At the heart of the argument, I agree. Writing can be stressful, and it is certainly time-consuming. Also, given my pages and pages of outlines which are usually longer than the actual essays, I enthusiastically concur that my writing forms my thoughts as much as my analysis shapes my paragraphs. However, I disagree with both of her rules.
The first rule, to me, simply seems silly. Don’t look at your notes? The purpose of your notes is to help create your final argument. Without them, you’re writing from memory, and while in the best of circumstances you can plug the loophole with a clever counterargument, in truly sophisticated arguments you may not be afforded that luxury, instead having a single misremembered detail unravel your argument until it implodes into a rhetorical black hole. Sure, you can just find the new argument from this point on; but that’s a lot of wasted time if you could have simply scanned your notes before plunging into the deep end.
Which brings me to the second rule. The second rule basically states that you write, write, write, so that you have something, anything on the page, which you can then grow and prune as needed. This is not how I write essays; that’s outlining. I write an outline, and then I write a more detailed outline, and one even more detailed, until I have my entire argument laid out before me. My actual writing only occurs after my entire argument is on the page, after the only thing I have to worry about is the writing itself. What she advocates is to write out an argument and trim it later, however that trimming may eliminate a crucial point needed in later paragraphs or create a complication that further paragraphs must address. It creates frustration that could have been avoided with basic planning and is again a waste of time that is easy to avoid if you just prepare beforehand. Which brings me back to how I wholeheartedly agree with her.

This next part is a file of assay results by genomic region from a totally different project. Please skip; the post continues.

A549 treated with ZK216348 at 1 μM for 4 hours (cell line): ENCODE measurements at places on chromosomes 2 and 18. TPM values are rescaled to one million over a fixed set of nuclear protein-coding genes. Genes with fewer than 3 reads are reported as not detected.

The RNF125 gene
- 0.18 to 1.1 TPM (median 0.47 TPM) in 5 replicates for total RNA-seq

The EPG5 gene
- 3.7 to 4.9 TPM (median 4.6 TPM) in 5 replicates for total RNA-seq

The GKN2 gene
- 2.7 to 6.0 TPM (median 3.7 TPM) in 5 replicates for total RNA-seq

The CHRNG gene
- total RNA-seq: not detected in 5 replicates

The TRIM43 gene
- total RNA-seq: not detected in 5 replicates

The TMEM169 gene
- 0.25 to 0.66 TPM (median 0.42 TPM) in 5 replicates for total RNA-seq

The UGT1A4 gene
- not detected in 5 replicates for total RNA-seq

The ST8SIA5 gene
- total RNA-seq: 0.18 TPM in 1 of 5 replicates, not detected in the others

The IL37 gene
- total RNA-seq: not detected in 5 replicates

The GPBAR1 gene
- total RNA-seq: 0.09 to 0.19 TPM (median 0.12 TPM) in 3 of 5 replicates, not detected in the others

I agree that writing stimulates thought. I never have the argument fully formed in my head, like some cosmic Athena springing forth from Zeus’ skull. That takes working out my thoughts on paper, by writing, and writing, and writing, until some small inkling starts to germinate. Some little caterpillar starts spinning a cocoon from my ideas, and after a long process of rearranging, adding more, and rearranging again, in a spark of insight it bursts free from its transitory home and fully metamorphoses into an outline of my final argument. Just as Hunt knows what works best for her, I know what makes my academic writing click. I think the main point of reading this article in this context is to showcase how someone realized their writing process, and I hope the Minor in Writing can help me do just that and find my voice in non-academic genres.